Yangon’s condominium market is also very tight, but is expected to get a big boost from a new Condominium Law that was expected to be ratified by early 2014. The law would allow foreign citizens, who cannot own land, to own condominium units. Condominiums are defined in Myanmar as apartment units in elevator buildings. Allowing foreigners to buy condominiums would enable developers to finance construction by selling off plan, the traditional method in Myanmar of funding large residential construction.
Myanmar citizens, who have few other domestic investment opportunities besides real estate, are also investing in condominium units as rental income properties. Apartments in elite complexes such as the Pearl, in the Golden Valley, and Shwe Hintha, on Pyay Road west of Inya Lake, are rented for rates that approach serviced apartments. The largest high-end condominium project under way is the $60m, 34-storey Diamond Inya Palace being built by Mandalay Golden Wings Construction and scheduled for completion in 2015. It will be the highest building in Myanmar, just under the legal limit. But due to the slightly higher elevation of its location, in the Mayangon township north of Inya Lake, it is likely to be topped in ground-to-tip height by city centre office towers. The L-shaped building will include 406 apartments. Other high-end projects include a $50m, 250-unit group of towers planned by a joint venture of Singapore’s Soilbuild Group and Myanmar’s Ayeyar Hinthar Group on the east side of Inya Lake, and Shwe Taung’s Crystal Residence, a 21-storey condominium at Junction Square, due for completion in 2015. Much of the unmet demand for higher-end residential space is being forced into mid-range condominiums with lower service levels and less desirable locations.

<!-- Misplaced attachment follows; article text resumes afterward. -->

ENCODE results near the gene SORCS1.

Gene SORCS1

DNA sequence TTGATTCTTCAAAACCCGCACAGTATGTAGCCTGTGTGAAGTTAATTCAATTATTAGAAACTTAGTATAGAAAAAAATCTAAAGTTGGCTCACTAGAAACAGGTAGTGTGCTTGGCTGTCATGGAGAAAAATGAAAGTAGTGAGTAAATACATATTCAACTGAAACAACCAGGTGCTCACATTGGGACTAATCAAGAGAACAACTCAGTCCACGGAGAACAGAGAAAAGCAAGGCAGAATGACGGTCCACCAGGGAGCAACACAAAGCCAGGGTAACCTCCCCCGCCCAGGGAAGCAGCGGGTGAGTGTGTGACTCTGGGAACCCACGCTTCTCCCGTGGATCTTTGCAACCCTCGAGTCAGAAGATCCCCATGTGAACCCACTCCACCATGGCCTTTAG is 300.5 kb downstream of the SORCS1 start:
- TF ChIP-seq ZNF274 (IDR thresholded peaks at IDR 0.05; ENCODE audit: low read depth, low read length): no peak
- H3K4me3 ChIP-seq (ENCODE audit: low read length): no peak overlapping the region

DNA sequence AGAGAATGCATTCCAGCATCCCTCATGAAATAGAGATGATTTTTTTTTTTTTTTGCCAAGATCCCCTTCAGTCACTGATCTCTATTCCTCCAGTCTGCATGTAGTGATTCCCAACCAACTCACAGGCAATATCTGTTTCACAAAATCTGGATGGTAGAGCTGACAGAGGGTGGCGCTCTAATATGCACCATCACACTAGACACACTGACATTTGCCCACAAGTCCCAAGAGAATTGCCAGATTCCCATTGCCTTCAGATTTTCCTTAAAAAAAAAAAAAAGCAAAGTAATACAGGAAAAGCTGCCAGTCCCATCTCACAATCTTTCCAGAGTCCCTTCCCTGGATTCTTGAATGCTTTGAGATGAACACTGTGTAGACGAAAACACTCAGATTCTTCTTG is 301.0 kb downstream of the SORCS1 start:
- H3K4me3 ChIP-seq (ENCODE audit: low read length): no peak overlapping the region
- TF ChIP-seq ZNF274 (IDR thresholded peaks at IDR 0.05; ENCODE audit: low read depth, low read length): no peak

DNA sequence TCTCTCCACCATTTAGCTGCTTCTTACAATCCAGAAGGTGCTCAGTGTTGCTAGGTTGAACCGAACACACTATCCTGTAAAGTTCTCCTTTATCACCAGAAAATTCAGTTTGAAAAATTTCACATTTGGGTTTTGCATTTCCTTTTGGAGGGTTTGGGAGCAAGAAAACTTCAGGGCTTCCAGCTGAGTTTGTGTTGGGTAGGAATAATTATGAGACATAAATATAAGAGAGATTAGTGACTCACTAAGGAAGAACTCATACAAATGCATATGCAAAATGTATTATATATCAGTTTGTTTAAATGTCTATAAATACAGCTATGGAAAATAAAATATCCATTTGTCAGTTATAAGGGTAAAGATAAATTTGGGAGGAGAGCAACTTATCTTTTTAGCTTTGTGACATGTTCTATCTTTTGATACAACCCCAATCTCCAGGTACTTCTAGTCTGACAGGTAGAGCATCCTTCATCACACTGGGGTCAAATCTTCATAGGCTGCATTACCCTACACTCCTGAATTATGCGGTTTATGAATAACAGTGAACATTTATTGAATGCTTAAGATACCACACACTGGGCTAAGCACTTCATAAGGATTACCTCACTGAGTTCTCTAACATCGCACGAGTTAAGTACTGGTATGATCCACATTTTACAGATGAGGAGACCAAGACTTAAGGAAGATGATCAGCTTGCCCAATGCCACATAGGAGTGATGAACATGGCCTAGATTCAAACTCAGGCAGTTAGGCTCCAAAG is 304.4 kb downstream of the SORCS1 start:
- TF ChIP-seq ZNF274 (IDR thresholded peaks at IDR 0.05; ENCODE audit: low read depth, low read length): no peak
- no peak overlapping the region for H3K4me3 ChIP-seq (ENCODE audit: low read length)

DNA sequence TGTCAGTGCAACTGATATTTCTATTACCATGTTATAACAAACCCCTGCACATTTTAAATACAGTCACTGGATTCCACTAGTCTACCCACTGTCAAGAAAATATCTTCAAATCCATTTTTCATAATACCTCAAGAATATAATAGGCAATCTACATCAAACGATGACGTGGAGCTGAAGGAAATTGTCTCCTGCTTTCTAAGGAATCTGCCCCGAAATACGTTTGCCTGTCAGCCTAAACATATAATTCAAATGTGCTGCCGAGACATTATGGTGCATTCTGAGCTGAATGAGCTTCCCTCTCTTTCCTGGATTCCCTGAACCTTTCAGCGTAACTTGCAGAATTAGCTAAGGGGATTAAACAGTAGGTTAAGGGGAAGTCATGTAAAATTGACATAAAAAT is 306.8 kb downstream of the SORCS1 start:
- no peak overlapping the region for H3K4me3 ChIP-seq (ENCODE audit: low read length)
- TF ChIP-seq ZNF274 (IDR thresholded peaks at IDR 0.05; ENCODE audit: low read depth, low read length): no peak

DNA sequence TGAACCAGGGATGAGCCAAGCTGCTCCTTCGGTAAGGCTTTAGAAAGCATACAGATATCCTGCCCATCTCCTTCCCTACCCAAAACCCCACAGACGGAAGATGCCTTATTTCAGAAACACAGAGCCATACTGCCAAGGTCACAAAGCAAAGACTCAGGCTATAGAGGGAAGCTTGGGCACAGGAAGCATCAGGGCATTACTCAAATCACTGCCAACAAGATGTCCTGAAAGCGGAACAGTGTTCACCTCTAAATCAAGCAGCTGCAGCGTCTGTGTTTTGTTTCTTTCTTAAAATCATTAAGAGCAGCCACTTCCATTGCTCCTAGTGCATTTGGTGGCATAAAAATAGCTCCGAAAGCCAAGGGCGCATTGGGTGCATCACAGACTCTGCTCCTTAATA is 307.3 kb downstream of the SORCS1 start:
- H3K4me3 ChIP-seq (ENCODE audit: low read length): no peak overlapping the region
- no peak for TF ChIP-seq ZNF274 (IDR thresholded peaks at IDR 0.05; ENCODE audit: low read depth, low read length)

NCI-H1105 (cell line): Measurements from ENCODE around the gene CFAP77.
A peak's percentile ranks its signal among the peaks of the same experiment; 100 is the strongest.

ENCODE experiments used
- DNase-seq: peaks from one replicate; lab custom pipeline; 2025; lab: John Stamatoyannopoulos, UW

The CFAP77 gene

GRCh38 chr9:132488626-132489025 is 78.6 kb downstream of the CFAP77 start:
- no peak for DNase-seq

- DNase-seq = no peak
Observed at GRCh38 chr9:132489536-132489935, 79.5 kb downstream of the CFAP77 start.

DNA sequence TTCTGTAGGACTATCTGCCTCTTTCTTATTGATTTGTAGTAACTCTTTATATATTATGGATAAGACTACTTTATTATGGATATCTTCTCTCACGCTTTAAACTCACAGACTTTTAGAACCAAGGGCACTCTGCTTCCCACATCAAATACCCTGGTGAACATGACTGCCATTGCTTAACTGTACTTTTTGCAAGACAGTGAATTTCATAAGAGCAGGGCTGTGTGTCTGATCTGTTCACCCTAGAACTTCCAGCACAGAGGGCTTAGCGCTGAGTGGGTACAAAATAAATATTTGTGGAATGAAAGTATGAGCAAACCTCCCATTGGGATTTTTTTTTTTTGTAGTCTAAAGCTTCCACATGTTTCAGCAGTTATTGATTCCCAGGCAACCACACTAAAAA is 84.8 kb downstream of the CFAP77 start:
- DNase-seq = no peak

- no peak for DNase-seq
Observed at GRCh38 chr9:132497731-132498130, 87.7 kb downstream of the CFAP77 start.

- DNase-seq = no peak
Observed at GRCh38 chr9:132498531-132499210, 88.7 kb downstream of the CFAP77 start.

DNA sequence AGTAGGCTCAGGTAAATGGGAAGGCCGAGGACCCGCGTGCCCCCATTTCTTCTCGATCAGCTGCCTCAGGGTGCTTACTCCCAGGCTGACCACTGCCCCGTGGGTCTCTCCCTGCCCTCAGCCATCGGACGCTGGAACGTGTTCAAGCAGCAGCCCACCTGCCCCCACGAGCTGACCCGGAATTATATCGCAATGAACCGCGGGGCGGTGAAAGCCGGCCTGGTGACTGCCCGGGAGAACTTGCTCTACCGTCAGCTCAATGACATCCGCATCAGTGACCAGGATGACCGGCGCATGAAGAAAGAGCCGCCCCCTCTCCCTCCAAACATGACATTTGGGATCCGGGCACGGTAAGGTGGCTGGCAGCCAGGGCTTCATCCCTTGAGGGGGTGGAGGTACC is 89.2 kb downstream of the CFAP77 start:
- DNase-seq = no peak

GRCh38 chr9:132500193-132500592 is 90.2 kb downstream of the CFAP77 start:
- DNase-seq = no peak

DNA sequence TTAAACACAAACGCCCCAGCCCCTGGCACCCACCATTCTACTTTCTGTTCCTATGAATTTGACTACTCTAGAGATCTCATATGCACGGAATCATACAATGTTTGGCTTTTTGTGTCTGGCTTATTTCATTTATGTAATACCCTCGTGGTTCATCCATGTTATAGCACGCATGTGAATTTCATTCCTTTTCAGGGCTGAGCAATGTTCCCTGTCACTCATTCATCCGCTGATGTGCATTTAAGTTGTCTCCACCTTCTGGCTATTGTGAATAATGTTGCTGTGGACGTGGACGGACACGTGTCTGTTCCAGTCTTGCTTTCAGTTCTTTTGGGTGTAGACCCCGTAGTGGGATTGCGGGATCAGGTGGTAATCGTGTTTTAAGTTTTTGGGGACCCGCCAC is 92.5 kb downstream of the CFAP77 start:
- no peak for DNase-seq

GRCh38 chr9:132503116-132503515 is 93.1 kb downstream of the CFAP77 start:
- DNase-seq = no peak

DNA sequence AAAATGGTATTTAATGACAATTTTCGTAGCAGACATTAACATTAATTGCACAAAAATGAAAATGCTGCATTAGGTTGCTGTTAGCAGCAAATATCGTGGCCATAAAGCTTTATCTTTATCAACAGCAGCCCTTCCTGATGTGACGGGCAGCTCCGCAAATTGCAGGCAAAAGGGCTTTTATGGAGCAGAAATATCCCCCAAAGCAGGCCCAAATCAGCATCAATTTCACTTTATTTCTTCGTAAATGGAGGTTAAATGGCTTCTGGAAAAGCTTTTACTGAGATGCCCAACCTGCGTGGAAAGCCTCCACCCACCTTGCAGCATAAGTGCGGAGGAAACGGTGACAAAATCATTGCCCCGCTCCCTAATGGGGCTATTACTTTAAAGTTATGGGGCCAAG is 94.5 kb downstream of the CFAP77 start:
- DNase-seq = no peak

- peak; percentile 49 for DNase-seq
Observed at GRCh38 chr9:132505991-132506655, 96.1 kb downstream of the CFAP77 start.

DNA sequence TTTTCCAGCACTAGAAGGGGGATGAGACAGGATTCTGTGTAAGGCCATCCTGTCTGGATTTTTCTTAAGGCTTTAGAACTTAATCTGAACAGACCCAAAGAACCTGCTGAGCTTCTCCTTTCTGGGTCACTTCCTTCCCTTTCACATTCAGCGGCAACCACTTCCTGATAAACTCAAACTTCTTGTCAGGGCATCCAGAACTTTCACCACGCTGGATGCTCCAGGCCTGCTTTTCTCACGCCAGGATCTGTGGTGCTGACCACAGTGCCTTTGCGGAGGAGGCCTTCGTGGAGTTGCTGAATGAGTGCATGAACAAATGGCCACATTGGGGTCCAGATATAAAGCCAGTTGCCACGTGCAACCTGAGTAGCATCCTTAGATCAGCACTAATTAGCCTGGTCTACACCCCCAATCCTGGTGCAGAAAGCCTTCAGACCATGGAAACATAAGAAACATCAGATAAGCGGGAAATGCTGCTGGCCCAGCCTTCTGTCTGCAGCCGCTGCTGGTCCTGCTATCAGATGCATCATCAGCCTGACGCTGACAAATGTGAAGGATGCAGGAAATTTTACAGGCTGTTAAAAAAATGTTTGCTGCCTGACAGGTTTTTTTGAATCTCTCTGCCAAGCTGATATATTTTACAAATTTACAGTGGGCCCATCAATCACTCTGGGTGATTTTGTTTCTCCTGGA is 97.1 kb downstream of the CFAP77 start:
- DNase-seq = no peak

The Serge Pun group, including its affiliates Yoma and FMI, dominates the development of large residential communities in Yangon’s outer districts. Two projects, FMI City and Pun Hlaing Golf Estate, are located on a combined total of more than 445 ha of land in the Hlaing Thar Yar township in the north-west outskirts of Yangon, across the Hlaing river from the Pyay Road and Mayangon neighbourhoods. FMI City, launched in 1995 and nearing completion, has more than 2000 single-family, villa-style houses, while the higher-end Pun Hlaing Golf Estate, launched in 2000, had sold more than 330 homes out of up to 800 planned. Pun Hlaing features an international school and private hospital, and many of its homes are rental properties catering to expatriate executives. On the opposite end of town, in the Thanlyin district, across the Bago river on Yangon’s south-eastern outskirts, the group is developing Thanlyin Star City, a community of mid-rise condominiums planned to include 9000 apartments.
The rapid growth of tourism has made hotels another top focus for developers (see Tourism chapter). Projects delayed due to the 1997 Asian financial crisis and international sanctions have been revived and are heading for completion in 2013-14, including the 300-room Hilton Yangon, part of the Centrepoint Towers, the 315-room Emerald Rose Garden Hotel and the 366-room Novotel Yangon. Shangri-La was also reviving an old project for completion in 2017, while HAGL’s mixed-use project includes a 412-room hotel and Yoma’s Landmark Developments includes two: a tower and a renovation of the colonial railway building.